As head of the MIT Media Lab's Fluid Interfaces Group, Pattie Maes researches the tools we use to work with information and connect with one another.

Why you should listen

Pattie Maes was the key architect behind what was once called "collaborative filtering" and has become a key to Web 2.0: the immense engine of recommendations -- or "things like this" -- fueled by other users. In the 1990s, Maes' Software Agents program at MIT created Firefly, a technology (and then a startup sold to Microsoft) that let users choose songs they liked, and find similar songs they'd never heard of, by taking cues from others with similar taste. This brought a sea change in the way we interact with software, with culture and with one another.

Now Maes is working on a similarly boundary-breaking initiative. She founded Fluid Interfaces Group, also part of the MIT Media Lab, to rethink the ways in which humans and computers interact, partially by redefining both human and computer. In Maes' world (and really, in all of ours), the computer is no longer a distinct object, but a source of intelligence that's embedded in our environment. By outfitting ourselves with digital accessories, we can continually learn from (and teach) our surroundings. The uses of this tech -- from healthcare to home furnishings, warfare to supermarkets -- are powerful and increasingly real. <!-- /* Font Definitions */ @font-face {font-family:"MS 明朝"; mso-font-charset:78; mso-generic-font-family:auto; mso-font-pitch:variable; mso-font-signature:1 134676480 16 0 131072 0;} @font-face {font-family:"Cambria Math"; panose-1:2 4 5 3 5 4 6 3 2 4; mso-font-charset:0; mso-generic-font-family:auto; mso-font-pitch:variable; mso-font-signature:-536870145 1107305727 0 0 415 0;} @font-face {font-family:Cambria; panose-1:2 4 5 3 5 4 6 3 2 4; mso-font-charset:0; mso-generic-font-family:auto; mso-font-pitch:variable; mso-font-signature:-536870145 1073743103 0 0 415 0;} /* Style Definitions */ p.MsoNormal, li.MsoNormal, div.MsoNormal {mso-style-unhide:no; mso-style-qformat:yes; mso-style-parent:""; margin:0in; margin-bottom:.0001pt; mso-pagination:widow-orphan; font-size:12.0pt; font-family:Cambria; mso-ascii-font-family:Cambria; mso-ascii-theme-font:minor-latin; mso-fareast-font-family:"MS 明朝"; mso-fareast-theme-font:minor-fareast; mso-hansi-font-family:Cambria; mso-hansi-theme-font:minor-latin; mso-bidi-font-family:"Times New Roman"; mso-bidi-theme-font:minor-bidi;} .MsoChpDefault {mso-style-type:export-only; mso-default-props:yes; font-family:Cambria; mso-ascii-font-family:Cambria; mso-ascii-theme-font:minor-latin; mso-fareast-font-family:"MS 明朝"; mso-fareast-theme-font:minor-fareast; mso-hansi-font-family:Cambria; mso-hansi-theme-font:minor-latin; mso-bidi-font-family:"Times New Roman"; mso-bidi-theme-font:minor-bidi;} @page WordSection1 {size:8.5in 11.0in; margin:1.0in 1.25in 1.0in 1.25in; mso-header-margin:.5in; mso-footer-margin:.5in; mso-paper-source:0;} div.WordSection1 {page:WordSection1;} -->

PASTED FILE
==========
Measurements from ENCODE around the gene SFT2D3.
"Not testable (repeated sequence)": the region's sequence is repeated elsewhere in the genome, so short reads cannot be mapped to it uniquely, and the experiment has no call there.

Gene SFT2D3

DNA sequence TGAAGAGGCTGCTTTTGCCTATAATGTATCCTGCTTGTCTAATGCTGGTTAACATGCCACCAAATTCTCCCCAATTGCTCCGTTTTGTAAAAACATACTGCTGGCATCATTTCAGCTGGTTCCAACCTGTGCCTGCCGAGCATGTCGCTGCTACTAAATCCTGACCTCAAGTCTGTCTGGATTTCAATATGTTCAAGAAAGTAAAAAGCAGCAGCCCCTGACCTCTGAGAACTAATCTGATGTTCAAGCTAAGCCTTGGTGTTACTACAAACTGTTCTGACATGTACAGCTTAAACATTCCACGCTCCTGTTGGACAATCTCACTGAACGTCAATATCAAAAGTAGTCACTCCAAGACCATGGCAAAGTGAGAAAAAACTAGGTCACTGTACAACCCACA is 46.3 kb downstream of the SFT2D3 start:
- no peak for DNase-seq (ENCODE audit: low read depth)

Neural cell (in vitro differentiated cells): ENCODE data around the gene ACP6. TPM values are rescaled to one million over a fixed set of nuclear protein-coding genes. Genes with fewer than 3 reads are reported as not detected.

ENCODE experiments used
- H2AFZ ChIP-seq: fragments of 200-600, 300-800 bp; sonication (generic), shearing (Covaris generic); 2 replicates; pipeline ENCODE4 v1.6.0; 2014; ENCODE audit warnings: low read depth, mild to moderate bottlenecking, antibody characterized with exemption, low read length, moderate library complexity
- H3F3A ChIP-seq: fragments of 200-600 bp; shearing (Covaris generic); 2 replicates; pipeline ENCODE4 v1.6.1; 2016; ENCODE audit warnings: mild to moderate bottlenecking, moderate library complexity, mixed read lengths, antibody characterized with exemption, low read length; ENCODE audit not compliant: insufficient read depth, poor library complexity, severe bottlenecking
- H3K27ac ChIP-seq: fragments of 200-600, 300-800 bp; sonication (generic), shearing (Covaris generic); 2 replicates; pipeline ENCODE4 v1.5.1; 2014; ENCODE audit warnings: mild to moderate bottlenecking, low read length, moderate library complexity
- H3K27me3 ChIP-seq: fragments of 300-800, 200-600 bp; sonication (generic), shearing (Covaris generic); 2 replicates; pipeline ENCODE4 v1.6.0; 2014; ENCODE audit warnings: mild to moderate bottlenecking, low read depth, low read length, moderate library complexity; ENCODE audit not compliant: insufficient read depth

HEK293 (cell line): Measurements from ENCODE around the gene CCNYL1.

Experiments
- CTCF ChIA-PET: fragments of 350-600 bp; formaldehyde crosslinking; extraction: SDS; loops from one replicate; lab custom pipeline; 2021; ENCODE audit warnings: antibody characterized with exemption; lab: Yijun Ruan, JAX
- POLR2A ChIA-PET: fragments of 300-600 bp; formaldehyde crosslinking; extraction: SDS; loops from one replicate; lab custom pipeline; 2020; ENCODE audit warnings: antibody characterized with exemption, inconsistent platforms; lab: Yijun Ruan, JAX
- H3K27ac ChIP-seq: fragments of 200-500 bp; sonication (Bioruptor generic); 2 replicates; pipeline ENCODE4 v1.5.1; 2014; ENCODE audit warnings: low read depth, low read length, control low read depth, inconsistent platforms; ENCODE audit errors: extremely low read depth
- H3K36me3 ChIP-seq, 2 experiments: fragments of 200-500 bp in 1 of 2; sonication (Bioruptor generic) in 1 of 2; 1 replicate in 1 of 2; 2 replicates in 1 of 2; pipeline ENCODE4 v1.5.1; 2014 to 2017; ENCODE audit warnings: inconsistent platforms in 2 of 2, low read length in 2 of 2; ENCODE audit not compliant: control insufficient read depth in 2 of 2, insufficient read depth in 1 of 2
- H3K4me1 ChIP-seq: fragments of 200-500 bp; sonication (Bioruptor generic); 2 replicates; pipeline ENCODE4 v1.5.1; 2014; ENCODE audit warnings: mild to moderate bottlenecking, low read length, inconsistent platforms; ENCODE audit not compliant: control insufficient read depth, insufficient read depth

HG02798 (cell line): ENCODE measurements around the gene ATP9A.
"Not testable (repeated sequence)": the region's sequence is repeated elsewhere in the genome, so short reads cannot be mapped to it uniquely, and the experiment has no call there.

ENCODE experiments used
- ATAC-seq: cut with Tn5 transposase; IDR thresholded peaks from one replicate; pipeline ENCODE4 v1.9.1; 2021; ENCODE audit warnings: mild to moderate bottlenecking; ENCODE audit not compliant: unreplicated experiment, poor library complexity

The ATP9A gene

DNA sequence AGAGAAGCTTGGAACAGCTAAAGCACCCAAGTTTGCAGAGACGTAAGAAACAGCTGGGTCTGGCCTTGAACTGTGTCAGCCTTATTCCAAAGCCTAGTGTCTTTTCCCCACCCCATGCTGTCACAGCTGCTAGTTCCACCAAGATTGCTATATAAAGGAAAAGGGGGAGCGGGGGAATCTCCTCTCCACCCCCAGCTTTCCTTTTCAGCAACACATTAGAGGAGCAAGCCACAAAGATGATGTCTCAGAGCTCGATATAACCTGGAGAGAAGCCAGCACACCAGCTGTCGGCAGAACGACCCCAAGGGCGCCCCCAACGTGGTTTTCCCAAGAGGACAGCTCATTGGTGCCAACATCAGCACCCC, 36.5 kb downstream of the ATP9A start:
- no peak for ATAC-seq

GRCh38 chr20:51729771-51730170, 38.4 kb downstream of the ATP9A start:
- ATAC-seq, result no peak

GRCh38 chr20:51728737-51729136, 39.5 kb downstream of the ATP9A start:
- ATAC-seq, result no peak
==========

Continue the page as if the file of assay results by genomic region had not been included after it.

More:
What others say

“We like to invent new disciplines or look at new problems, and invent bandwagons rather than jump on them.” — Pattie Maes, Digital Journal

Pattie Maes’ TED talk

Pattie Maes on the TED Blog

Technology

An interview with Pranav Mistry, the genius behind Sixth Sense

March 11, 2009

Pranav Mistry is the MIT grad student behind Sixth Sense, a tool that connects the physical world with the world of data. He and his advisor at the MIT Media Lab, Pattie Maes, unveiled Sixth Sense at TED2009, and the Sixth Sense demo premiered yesterday on TED.com — and in both places, it has fired […]

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Technology

Pattie Maes demos the Sixth Sense on TED.com

March 10, 2009

This demo, from Pattie Maes‘ lab at MIT (and spearheaded by her student Pranav Mistry), was the buzz of TED2009. Sixth Sense is a wearable device with a projection screen that paves the way for profound, data-rich interaction with our environment. Imagine Minority Report and then some. (Recorded in February 2009 in Long Beach, California. […]

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